Monthly Archives: June 2011

Seeing Sharapova, Ova and Ova…

For many years, I’ve been a tennis fan—as a player and as a couch potato.


Per the latter pursuit, I’ve greatly enjoyed the current men’s era of Roger (Federer) and Rafa (Nadal) and I’ve also somewhat enjoyed many of the women’s players. You know what I mean.


The current tourney, Wimbledon, is the one with the most panache and pageantry—with a little royal snobbery mixed in as well. And this year, the –Ovas are everywhere.


The women’s final will pit the well-known 6’2” Russian beauty Maria Sharapova against up-and-coming Czech player Petra Kvitova, who stands in at a mere six-foot-even. It has everything but sexy Anna Kournikova.

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Blogging with Ms. Bailey

I'm learning to like the whole international interview scene; I just need more practice at it.


In just a paragraph or three, I’ll be linking all who want to come along for the ride to a Q&A I conducted with British author/blogger Morgen Bailey. As I recall, I linked to her post on LinkedIn (good place for linking) and within minutes, she replied to my email, checked out this very website and sent me some well-crafted interview questions.

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Planning My Future Immediate Past


Matthew J. Goldberg (or Matt, if preferred), Immediate Past President.


Has a ring to it, doesn’t it?


In nine days, I will officially be the immediate Past President of my Toastmasters chapter, and will take on this new unofficial title.


I’m not sure what this position rings of, or reeks of, but it seems to connote experience, accomplishment and wisdom. I kind of like it.


Of course, I had to travel through “presidency” to get here, and looking back on it, I don’t think I had ever been a president before. Shoot, for a lot of years, I was barely present, let alone president. And I know that presidential means a whole lot of things to a whole lot of people, so let’s just say I wasn’t a whole lot of those things, either.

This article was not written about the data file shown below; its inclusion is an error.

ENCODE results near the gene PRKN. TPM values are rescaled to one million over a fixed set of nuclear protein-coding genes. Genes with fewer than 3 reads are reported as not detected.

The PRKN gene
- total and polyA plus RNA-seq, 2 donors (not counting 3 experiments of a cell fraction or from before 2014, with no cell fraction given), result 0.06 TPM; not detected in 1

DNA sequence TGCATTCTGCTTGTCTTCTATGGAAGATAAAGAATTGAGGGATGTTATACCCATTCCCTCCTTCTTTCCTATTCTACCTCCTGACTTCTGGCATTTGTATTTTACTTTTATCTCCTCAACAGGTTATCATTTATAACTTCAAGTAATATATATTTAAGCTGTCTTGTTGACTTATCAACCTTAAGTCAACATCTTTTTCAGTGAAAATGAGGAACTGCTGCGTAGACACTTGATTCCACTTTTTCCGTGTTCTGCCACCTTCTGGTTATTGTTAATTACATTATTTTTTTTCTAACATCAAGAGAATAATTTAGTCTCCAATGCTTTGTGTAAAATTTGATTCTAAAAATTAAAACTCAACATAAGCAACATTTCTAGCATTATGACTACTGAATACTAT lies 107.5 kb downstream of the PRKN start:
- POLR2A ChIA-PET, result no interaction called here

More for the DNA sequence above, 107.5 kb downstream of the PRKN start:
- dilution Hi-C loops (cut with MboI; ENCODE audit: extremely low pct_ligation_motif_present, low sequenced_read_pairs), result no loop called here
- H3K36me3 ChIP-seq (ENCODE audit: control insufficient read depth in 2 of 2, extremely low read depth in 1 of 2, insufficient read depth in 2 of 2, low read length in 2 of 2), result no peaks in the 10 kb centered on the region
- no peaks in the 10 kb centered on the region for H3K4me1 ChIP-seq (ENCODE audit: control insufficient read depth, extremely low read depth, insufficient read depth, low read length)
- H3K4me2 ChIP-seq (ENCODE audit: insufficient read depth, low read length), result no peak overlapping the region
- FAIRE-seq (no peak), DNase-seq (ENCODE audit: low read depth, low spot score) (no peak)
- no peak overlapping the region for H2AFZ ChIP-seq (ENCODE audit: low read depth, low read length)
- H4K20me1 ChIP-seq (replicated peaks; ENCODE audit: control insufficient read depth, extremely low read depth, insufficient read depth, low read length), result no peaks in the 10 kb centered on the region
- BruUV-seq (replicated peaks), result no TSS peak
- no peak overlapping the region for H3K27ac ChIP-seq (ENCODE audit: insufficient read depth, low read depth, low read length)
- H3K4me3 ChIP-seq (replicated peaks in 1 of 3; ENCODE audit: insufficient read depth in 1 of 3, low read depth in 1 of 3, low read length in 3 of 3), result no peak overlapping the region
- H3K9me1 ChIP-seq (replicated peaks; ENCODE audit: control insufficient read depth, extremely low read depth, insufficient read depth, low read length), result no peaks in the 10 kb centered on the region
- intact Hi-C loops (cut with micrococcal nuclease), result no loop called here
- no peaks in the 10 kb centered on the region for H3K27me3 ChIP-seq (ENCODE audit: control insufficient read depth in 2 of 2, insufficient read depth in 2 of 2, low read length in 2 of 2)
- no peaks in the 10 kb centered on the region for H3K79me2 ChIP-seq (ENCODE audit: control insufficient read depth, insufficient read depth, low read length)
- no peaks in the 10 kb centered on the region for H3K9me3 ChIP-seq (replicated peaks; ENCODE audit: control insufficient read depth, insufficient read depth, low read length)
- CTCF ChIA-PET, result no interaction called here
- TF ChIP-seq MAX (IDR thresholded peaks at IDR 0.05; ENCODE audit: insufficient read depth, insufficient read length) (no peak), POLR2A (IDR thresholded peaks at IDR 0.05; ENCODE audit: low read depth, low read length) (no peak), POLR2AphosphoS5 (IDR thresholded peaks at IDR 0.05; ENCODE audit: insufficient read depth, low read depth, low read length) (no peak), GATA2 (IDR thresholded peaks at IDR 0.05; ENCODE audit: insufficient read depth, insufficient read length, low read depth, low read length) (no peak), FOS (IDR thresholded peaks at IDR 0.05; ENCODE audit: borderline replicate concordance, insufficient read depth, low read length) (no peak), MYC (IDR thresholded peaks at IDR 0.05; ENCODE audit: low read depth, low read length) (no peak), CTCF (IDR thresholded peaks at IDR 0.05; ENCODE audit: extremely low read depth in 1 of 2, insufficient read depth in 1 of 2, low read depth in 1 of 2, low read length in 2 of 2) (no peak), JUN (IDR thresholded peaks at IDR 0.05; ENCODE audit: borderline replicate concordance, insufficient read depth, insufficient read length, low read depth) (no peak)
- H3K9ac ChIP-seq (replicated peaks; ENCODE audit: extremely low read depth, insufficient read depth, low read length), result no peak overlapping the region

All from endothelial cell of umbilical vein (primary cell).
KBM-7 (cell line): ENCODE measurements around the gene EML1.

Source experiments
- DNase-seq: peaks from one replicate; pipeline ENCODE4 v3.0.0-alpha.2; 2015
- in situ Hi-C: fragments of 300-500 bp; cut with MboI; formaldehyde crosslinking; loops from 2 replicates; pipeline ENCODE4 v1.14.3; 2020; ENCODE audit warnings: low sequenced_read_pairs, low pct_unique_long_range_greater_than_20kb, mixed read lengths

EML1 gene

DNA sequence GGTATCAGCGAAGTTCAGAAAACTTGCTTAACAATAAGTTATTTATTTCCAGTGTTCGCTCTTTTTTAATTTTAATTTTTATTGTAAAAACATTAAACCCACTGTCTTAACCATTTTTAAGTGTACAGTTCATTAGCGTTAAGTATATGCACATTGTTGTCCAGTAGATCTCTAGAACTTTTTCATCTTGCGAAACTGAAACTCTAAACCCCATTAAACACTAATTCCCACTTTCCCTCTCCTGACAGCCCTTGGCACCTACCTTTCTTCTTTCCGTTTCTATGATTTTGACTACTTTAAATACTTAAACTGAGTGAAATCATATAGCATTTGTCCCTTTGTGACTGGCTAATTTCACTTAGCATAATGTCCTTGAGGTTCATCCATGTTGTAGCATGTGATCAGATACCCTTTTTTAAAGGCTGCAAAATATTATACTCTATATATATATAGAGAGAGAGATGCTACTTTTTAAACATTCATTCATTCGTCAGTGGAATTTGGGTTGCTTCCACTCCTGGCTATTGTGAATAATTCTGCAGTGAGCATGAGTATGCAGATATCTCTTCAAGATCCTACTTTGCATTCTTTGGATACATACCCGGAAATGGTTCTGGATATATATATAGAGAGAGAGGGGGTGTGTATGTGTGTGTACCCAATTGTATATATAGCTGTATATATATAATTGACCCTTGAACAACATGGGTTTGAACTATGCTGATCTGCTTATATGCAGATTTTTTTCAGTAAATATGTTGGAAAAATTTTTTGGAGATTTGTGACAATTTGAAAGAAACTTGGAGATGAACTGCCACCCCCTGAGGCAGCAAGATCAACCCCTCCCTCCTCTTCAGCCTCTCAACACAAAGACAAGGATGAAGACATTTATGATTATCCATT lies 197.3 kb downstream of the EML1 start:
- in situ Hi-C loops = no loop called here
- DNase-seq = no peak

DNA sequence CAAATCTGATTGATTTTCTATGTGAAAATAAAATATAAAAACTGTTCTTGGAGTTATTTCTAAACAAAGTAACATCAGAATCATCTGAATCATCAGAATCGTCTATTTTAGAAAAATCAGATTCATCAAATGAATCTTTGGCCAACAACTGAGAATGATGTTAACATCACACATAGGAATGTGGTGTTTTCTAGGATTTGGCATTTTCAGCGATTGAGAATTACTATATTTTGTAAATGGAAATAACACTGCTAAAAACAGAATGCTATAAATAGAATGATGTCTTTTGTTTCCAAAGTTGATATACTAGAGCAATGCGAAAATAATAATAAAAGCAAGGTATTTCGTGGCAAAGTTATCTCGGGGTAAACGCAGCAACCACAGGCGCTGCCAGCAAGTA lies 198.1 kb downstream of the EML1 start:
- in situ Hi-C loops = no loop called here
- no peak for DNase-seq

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Insecure Connections – a 30 Minute Rant

Let me come right out and state the obvious. I don’t really understand how I fit in to this whole world of self-promotion, friending, following and linking.


It’s bad enough that I’m a technophobe, but one of my dualities is being both outgoing, yet very private—almost to the point of secrecy.



It took me forever to finally put up this Tip of the Goldberg website, and now I’m blogging, and even tweeting, linking-in and being open to virtual friends. And yes, at this point, in Facebook-speak, I virtually have no friends. What else is new?

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Marketing from a Man of Few Words


It's true that I have decidely mixed feelings about my current publisher. I went with a POD (print-on-demand) publisher by design, and this one—an imprint of the largest POD company—was recommended to me by a friend who runs a publicity agency.


What are my mixed feelings? I’m pleased with the two books that resulted from my association with their design team, including the editorial staff, which was somewhat competent and pleasant to work with.


This almost negates the fact that they took way too long getting my books to the finish line and they did not disclose all the important aspects of our publishing contract. They also did not disclose that their marketing division—in my experience—is populated mostly by dunces who do not have the requisite finesse to sell used cars.


Mixed feelings? I guess, although it’s a little like saying I have mixed feelings about global warming, the economy and lima beans.

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Swinging…and Trying to Keep It In Bounds



A couple weeks ago, I emceed a golf tournament that benefited the Alzheimer’s Association. I was enlisted at the 11th hour, but very happy to contribute my time (and what I hope are bona fide speaking skills) to such a worthy cause.


Along with the enlistment came two invitations. The first was a no-brainer; I would join the gang—most of whom paid pretty good money—for lunch and dinner. The second invitation should have been a no-brainer.


I was offered the opportunity to enjoy a round of golf for free—as part of a foursome—and duff away on a beautiful course. This would, no doubt, be one of the two nicest courses I have ever divoted upon, but I had not played so much as pitch-and-putt or the driving range in about five years.



With a heavy heart, I declined the offer, deciding that any humor I provided would be from the microphone—not from the tee box, fairway, putting green or woods. I’m a decent athlete, but blessed and cursed with a very competitive side when playing sports. When it comes to golf, I have never had the game to match my competitive instincts.

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